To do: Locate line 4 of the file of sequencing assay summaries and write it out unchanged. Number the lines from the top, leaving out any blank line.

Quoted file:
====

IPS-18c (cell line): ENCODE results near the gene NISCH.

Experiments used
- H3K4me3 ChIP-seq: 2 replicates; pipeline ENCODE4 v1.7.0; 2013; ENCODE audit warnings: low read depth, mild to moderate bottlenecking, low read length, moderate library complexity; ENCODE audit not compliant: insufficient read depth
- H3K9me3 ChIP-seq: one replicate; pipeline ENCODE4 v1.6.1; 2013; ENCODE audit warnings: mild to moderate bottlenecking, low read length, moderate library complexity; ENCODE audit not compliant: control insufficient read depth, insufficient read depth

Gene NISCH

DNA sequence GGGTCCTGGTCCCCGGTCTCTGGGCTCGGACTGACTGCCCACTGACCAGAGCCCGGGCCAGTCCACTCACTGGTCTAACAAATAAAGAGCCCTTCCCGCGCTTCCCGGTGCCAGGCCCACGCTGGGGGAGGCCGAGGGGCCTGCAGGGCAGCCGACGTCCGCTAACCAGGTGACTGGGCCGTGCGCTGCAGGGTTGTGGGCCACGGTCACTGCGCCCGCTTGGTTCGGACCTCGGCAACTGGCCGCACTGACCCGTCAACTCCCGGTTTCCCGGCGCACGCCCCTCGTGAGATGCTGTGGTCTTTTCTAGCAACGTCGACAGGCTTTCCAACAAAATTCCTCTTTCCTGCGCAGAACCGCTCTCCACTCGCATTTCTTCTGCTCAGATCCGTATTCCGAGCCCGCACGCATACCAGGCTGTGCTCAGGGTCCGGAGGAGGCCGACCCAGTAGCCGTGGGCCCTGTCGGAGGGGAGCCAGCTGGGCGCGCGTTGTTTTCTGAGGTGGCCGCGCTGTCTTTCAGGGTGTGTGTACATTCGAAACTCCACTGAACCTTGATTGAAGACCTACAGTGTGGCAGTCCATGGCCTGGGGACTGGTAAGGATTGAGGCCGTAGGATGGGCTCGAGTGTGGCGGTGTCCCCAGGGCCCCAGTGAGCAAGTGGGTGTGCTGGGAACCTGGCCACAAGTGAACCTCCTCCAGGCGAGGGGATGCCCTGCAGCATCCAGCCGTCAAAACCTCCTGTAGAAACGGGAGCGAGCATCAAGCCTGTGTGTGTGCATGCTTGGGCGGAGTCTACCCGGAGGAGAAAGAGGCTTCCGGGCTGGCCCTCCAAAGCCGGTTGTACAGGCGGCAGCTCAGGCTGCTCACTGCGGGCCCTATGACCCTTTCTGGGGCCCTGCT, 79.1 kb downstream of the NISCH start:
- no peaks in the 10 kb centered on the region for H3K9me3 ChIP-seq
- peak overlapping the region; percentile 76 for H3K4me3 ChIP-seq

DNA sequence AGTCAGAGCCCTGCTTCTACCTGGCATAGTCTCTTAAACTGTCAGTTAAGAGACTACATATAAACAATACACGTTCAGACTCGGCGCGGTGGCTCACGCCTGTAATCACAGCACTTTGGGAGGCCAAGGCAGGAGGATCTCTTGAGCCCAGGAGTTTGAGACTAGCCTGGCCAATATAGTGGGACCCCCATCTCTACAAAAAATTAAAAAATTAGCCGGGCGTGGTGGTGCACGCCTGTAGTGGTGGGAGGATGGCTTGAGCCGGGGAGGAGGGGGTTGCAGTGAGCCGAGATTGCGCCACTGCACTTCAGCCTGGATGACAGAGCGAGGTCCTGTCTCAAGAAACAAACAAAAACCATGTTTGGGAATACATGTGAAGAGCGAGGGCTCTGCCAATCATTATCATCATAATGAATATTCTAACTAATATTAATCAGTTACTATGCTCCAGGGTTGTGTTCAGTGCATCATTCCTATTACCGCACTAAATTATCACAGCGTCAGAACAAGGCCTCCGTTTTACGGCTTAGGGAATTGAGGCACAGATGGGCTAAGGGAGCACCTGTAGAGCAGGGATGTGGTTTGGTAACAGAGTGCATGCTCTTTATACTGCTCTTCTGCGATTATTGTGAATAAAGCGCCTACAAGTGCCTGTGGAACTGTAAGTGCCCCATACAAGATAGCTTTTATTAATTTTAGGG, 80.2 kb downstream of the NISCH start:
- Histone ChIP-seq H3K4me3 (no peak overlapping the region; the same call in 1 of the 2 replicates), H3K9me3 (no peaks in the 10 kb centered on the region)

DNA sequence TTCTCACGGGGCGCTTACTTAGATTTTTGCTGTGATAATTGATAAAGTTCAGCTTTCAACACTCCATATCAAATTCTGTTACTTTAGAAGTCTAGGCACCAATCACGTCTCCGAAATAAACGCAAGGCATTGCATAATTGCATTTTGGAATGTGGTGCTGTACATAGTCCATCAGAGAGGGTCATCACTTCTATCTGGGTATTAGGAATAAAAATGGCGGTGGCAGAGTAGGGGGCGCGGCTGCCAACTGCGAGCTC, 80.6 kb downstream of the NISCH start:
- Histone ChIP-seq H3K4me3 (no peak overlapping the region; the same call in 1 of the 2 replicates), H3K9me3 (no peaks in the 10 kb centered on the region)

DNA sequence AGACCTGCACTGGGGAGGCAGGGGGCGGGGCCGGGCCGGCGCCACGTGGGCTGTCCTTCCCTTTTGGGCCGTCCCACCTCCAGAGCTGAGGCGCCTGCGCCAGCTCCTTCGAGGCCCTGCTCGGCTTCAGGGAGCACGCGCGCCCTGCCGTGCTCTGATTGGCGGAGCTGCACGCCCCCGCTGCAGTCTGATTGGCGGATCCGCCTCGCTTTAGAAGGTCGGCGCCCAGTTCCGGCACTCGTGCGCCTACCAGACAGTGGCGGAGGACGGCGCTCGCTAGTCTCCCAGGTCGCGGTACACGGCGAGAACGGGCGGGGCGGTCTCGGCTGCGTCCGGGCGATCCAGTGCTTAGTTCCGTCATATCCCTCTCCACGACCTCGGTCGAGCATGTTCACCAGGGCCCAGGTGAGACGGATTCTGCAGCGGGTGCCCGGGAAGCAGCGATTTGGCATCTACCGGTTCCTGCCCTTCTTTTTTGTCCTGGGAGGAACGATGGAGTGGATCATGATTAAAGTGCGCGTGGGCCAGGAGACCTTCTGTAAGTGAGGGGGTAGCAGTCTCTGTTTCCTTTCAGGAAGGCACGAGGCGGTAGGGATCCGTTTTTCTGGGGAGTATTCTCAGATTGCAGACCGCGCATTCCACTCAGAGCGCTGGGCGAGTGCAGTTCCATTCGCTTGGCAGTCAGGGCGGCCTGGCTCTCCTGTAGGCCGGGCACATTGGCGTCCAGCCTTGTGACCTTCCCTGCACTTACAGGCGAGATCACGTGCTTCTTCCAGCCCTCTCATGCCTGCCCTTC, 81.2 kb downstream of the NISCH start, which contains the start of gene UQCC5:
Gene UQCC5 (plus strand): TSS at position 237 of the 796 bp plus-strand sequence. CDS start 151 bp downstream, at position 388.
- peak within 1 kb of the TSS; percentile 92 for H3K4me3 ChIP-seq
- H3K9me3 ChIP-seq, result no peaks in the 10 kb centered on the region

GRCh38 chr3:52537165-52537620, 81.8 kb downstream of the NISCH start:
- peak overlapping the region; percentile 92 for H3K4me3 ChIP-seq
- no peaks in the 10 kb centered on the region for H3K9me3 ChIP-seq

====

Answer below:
- H3K9me3 ChIP-seq: one replicate; pipeline ENCODE4 v1.6.1; 2013; ENCODE audit warnings: mild to moderate bottlenecking, low read length, moderate library complexity; ENCODE audit not compliant: control insufficient read depth, insufficient read depth